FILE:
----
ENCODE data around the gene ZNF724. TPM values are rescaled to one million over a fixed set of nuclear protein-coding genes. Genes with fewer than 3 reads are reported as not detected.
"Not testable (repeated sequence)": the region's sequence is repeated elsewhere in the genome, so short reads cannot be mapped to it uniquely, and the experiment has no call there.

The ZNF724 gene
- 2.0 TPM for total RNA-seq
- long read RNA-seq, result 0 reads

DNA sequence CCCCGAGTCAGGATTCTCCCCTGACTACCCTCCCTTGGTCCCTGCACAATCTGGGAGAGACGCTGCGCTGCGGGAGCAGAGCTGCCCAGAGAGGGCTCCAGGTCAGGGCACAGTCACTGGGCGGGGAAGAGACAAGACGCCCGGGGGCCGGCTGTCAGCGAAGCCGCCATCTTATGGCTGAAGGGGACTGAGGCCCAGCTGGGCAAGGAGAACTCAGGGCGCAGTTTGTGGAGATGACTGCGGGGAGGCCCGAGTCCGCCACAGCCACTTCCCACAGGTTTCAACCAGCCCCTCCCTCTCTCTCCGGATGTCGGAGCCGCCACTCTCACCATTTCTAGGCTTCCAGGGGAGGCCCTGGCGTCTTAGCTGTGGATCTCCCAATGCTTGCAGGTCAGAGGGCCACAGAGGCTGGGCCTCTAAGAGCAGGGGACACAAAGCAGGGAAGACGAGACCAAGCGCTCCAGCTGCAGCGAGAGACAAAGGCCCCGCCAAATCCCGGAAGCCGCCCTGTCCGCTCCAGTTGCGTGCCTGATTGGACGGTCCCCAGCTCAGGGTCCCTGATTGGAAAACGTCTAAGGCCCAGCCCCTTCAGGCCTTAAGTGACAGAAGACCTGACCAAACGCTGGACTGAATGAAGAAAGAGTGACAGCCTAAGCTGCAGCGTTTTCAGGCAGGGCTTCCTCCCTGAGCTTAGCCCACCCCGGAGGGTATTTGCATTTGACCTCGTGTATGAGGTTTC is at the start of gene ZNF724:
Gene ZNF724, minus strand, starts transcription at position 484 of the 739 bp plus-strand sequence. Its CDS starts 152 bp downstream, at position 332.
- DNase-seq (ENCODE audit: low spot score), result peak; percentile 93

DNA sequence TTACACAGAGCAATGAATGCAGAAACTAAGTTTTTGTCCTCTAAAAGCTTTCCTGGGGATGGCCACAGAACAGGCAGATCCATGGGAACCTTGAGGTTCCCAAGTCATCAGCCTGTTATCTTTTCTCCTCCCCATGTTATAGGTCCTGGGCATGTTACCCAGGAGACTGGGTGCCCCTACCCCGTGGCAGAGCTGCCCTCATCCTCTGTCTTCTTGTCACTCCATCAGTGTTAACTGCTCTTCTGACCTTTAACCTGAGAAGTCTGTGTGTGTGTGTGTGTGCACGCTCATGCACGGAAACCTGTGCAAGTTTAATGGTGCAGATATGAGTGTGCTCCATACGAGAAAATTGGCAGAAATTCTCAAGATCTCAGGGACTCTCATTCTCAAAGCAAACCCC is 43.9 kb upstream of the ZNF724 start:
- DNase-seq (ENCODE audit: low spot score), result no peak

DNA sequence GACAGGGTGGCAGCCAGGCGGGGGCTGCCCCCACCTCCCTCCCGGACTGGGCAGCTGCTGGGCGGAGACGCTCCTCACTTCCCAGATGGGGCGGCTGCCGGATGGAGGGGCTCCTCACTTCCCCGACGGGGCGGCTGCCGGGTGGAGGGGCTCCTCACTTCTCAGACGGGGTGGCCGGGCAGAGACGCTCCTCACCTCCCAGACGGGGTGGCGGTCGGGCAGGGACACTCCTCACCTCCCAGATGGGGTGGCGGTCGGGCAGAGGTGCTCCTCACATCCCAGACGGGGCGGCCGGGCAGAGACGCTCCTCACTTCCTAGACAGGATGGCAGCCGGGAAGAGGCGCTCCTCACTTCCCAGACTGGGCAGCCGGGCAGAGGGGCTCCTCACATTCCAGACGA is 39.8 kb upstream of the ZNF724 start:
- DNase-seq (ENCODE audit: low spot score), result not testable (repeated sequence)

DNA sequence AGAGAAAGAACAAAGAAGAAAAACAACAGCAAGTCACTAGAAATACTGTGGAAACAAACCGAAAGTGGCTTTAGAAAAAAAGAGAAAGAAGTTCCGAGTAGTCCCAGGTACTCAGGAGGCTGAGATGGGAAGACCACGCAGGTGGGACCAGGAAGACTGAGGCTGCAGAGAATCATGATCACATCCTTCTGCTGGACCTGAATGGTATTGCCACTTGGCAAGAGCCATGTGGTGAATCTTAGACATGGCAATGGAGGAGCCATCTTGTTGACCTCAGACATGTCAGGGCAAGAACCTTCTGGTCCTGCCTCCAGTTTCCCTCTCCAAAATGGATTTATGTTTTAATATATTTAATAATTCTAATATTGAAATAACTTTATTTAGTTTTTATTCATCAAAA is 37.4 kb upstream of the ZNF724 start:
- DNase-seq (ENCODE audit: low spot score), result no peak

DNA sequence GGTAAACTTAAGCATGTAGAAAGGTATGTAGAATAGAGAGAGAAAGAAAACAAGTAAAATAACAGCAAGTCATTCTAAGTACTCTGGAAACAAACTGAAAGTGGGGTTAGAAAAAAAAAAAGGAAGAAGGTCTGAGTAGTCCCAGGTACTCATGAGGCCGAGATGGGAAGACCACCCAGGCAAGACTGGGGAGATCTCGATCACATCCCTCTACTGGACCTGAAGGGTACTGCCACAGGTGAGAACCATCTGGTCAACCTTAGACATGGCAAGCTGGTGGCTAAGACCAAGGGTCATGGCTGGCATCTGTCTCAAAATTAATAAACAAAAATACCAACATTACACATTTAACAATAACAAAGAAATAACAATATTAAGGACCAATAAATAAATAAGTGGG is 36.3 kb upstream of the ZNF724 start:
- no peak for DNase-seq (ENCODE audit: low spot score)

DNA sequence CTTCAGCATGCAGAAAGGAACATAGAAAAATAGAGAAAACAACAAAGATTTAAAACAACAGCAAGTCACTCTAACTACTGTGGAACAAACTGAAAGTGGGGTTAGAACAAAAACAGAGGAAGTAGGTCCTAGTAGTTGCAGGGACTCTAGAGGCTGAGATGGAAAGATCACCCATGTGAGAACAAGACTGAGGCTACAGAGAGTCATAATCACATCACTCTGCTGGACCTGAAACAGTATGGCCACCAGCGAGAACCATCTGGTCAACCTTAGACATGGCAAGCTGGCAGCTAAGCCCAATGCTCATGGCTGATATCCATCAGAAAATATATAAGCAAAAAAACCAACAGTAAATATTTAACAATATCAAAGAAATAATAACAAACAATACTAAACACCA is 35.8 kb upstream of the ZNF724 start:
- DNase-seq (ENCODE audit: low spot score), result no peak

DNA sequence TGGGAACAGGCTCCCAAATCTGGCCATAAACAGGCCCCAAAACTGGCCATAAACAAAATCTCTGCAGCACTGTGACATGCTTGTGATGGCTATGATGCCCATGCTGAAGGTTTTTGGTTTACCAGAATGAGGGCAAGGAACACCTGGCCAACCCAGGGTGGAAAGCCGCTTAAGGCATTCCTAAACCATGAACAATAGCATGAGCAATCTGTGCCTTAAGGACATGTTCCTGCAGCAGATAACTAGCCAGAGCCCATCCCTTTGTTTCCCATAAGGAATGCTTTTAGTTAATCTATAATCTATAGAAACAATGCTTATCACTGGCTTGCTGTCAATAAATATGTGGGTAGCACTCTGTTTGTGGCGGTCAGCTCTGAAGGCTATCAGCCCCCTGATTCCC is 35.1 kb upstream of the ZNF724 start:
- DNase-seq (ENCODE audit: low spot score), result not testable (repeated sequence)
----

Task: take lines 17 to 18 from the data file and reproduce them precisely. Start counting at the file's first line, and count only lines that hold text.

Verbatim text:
DNA sequence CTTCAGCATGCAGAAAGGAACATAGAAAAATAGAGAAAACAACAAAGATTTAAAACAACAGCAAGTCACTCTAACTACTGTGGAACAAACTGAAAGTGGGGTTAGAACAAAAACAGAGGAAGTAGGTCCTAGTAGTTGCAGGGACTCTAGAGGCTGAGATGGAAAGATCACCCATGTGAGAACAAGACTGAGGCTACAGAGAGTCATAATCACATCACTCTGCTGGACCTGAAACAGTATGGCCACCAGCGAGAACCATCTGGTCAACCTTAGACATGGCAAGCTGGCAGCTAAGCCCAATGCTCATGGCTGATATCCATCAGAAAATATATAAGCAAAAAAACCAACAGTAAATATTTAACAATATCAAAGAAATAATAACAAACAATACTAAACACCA is 35.8 kb upstream of the ZNF724 start:
- DNase-seq (ENCODE audit: low spot score), result no peak